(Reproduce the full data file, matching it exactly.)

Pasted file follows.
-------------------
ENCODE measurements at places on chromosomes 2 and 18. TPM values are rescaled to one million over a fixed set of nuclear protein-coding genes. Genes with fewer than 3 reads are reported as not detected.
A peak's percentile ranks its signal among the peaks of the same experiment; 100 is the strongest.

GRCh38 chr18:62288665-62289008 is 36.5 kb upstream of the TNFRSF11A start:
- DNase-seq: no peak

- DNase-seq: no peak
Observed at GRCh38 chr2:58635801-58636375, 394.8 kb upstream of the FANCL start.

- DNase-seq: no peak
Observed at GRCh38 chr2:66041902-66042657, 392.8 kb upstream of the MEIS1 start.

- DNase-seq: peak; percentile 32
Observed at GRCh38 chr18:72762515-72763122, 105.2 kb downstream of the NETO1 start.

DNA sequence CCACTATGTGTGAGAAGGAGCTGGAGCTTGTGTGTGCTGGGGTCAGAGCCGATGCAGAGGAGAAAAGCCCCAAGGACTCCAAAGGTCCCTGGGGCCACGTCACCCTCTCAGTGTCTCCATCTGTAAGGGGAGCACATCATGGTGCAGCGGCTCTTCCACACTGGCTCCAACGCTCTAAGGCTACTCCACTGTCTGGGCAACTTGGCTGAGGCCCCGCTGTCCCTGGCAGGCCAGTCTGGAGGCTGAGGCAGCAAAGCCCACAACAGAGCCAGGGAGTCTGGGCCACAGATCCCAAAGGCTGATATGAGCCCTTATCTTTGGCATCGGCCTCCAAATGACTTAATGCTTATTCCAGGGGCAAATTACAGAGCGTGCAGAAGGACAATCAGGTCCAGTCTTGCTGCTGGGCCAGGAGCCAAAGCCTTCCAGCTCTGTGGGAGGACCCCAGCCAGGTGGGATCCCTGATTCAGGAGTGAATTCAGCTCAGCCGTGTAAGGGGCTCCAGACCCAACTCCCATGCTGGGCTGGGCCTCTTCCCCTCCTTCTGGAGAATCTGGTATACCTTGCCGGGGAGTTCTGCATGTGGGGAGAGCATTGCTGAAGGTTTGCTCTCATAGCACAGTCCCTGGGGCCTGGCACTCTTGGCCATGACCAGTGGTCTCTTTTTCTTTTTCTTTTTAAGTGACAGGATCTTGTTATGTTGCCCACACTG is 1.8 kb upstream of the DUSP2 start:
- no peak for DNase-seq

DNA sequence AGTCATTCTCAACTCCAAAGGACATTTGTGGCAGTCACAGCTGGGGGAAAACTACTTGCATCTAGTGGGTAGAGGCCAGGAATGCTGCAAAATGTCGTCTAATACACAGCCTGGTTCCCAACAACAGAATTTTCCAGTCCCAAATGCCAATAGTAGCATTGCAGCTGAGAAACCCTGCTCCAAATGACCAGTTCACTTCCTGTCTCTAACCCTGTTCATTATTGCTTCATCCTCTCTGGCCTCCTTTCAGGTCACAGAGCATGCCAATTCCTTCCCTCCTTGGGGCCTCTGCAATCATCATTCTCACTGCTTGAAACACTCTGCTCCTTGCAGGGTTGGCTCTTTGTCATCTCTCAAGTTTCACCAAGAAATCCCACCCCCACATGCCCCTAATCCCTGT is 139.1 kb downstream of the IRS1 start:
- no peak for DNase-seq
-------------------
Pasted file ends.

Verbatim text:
ENCODE measurements at places on chromosomes 2 and 18. TPM values are rescaled to one million over a fixed set of nuclear protein-coding genes. Genes with fewer than 3 reads are reported as not detected.
A peak's percentile ranks its signal among the peaks of the same experiment; 100 is the strongest.

GRCh38 chr18:62288665-62289008 is 36.5 kb upstream of the TNFRSF11A start:
- DNase-seq: no peak

- DNase-seq: no peak
Observed at GRCh38 chr2:58635801-58636375, 394.8 kb upstream of the FANCL start.

- DNase-seq: no peak
Observed at GRCh38 chr2:66041902-66042657, 392.8 kb upstream of the MEIS1 start.

- DNase-seq: peak; percentile 32
Observed at GRCh38 chr18:72762515-72763122, 105.2 kb downstream of the NETO1 start.

DNA sequence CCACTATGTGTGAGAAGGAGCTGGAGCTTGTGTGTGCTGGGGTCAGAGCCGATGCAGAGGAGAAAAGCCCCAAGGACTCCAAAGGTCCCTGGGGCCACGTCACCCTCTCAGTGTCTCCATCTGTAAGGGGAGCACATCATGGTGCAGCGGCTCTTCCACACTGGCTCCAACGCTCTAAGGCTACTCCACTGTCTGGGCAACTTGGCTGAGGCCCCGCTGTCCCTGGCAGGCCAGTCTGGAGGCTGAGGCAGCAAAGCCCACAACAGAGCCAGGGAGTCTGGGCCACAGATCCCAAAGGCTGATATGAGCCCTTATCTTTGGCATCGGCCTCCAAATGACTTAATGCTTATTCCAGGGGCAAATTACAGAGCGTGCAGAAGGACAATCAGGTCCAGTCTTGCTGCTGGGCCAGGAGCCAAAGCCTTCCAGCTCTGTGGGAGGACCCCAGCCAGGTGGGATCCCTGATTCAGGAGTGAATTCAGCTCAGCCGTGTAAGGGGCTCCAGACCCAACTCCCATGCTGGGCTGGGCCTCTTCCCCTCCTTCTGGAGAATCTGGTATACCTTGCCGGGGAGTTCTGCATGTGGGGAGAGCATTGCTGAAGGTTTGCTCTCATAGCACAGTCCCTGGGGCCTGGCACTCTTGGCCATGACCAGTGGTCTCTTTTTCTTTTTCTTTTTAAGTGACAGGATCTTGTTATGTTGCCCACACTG is 1.8 kb upstream of the DUSP2 start:
- no peak for DNase-seq

DNA sequence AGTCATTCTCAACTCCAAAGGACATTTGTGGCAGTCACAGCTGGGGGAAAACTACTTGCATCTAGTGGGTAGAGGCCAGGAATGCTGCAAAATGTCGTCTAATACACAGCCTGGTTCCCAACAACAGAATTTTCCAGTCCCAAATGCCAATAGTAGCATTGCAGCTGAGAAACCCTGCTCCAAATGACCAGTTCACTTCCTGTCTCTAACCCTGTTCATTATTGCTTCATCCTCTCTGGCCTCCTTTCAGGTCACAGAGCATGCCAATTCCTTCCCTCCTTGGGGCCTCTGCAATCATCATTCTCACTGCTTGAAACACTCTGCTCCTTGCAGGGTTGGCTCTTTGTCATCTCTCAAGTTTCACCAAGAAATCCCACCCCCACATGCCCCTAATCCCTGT is 139.1 kb downstream of the IRS1 start:
- no peak for DNase-seq